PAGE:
Coach Rants: On Refactoring

Nathan Nicholson
7 min readApr 20, 2021


Was recently on a call with a team when the question came up, “Often times we get pushback from stakeholders when we say we need to refactor. How can we convince them that it needs to happen?”

I actually hear this pretty frequently. When stakeholders (or even development teams) don’t understand the hidden cost of a messy codebase, they are just making the best decision they know how. It’s the business’ job to make sure they are fulfilling their mission for as little cost as they can. As technologists that enable the business, it’s our job to make sure they have the best information and tools to facilitate that mission. So let’s bring the cost into the light so that we are better prepared to fulfill our purpose.

Messy desk covered in office supplies.
Photo by Robert Bye on Unsplash

Hidden Cost of Messy Code

In order to examine the hidden cost of messy code, we must first ask ourselves “Why does the code exist?”. Bear with me here.

Code exists for two reasons:

  1. To fulfill a business capability.
  2. To communicate how that capability was implemented.

The first is obvious to all. You need code for webapps, services, mobile apps, etc. that run the business. That’s why developers are engaged for features, and defects, and incidents, oh my!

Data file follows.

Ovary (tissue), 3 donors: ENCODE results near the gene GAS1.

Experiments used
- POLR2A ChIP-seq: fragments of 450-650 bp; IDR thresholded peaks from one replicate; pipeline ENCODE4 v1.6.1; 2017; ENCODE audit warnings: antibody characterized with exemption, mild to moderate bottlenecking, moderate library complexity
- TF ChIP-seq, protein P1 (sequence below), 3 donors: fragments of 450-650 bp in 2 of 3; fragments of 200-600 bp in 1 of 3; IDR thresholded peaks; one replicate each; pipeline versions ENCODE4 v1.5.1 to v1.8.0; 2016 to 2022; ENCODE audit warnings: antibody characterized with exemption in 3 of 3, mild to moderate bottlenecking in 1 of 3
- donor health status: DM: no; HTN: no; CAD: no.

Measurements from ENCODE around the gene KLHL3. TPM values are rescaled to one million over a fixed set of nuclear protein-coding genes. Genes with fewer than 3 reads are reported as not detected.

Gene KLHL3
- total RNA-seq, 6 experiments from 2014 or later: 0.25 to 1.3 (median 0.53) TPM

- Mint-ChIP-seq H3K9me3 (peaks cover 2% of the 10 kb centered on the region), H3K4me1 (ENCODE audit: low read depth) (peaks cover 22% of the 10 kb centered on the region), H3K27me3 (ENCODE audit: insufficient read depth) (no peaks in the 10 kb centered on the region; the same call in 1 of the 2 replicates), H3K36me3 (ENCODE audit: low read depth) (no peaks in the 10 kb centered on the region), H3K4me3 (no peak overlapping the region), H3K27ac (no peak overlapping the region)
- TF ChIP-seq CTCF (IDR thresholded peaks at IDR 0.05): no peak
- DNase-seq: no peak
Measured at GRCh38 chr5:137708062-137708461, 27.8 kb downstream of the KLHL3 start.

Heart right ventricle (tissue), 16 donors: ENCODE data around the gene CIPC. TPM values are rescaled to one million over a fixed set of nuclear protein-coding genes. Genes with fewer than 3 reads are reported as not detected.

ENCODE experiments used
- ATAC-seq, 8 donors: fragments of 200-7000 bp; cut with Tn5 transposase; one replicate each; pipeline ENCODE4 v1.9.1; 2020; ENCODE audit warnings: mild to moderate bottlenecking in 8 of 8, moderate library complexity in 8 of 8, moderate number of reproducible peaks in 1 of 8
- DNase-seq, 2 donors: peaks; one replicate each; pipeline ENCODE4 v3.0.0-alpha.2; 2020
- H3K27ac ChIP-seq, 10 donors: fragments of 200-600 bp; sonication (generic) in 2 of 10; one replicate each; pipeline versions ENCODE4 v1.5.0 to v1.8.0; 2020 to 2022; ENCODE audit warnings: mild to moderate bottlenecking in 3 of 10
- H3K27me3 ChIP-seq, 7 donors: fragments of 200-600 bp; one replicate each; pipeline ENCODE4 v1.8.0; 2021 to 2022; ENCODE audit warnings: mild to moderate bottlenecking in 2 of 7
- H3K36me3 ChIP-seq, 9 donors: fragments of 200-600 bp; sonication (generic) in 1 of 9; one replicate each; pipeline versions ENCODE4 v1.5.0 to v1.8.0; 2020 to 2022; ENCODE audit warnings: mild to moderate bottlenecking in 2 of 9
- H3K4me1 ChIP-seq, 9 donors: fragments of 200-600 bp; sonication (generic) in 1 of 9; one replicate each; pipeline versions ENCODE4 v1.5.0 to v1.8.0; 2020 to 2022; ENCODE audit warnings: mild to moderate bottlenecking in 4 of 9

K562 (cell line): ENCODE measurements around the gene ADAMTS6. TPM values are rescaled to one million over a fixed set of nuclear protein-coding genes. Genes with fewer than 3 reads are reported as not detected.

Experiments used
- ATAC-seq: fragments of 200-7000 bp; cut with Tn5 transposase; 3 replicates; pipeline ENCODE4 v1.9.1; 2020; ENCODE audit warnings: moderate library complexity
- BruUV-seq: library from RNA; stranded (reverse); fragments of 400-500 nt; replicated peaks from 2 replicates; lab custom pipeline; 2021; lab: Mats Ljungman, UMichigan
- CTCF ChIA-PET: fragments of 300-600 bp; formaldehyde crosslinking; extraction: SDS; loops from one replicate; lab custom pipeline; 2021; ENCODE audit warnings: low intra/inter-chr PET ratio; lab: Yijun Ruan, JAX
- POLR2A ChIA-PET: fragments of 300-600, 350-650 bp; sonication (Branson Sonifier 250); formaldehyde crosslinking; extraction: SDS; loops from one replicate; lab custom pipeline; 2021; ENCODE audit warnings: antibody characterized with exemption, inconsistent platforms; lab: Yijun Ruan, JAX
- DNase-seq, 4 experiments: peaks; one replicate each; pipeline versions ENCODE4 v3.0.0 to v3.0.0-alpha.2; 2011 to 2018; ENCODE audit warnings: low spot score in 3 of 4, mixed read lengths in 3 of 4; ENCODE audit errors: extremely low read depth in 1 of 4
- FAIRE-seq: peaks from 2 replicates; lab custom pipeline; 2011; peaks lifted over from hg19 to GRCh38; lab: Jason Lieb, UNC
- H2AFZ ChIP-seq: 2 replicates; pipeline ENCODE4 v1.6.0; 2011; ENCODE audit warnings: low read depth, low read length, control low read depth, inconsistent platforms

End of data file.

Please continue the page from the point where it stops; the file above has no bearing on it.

The second is a less recognized, more nuanced, and equally critical point. When we write code, we are also communicating with our future contributors about the intent of the codebase and give them the structure to implement further changes. If the intent is unclear or the structure makes it difficult, future changes are going to be more expensive to make and more prone to error.

The actual expense comes in three primary forms:

  1. Time spent reading and understanding the code.
  2. Time spent implementing new functionality.
  3. Defects and time spent debugging them.

Reading and Understanding

As anyone that has read through messy code can tell you, it’s not a singularly pleasant experience. Mixed domain language, long functions, gigantic and/or entangled classes, and strange code structures make understanding how it works difficult and mentally exhausting.

Woman stressed out looking at her computer.
Photo by JESHOOTS.COM on Unsplash